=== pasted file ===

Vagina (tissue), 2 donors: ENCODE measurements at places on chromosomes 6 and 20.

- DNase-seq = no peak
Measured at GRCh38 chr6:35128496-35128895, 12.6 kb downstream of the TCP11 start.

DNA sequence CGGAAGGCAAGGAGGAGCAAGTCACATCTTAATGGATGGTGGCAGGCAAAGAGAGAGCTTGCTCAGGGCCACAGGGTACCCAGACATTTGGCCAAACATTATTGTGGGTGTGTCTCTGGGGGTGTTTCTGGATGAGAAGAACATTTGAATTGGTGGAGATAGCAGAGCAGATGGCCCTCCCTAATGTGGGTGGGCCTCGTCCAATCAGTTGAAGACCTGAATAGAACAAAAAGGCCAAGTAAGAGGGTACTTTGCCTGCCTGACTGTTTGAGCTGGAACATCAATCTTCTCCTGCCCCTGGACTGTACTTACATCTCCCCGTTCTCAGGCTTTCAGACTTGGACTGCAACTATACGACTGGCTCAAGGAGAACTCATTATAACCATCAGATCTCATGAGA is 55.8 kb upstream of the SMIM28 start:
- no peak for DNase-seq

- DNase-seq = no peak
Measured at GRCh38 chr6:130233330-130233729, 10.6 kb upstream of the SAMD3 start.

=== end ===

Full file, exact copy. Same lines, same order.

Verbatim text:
Vagina (tissue), 2 donors: ENCODE measurements at places on chromosomes 6 and 20.

- DNase-seq = no peak
Measured at GRCh38 chr6:35128496-35128895, 12.6 kb downstream of the TCP11 start.

DNA sequence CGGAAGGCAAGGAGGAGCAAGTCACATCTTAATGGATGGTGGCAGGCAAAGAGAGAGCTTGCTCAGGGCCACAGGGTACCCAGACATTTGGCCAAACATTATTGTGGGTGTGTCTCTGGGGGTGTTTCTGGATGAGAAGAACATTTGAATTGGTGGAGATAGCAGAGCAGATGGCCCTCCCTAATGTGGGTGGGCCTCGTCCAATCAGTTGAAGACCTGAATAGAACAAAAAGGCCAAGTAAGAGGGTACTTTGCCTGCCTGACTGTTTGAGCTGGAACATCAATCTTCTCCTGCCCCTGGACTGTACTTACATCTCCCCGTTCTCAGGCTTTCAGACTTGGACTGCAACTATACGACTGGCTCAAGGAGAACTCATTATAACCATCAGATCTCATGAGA is 55.8 kb upstream of the SMIM28 start:
- no peak for DNase-seq

- DNase-seq = no peak
Measured at GRCh38 chr6:130233330-130233729, 10.6 kb upstream of the SAMD3 start.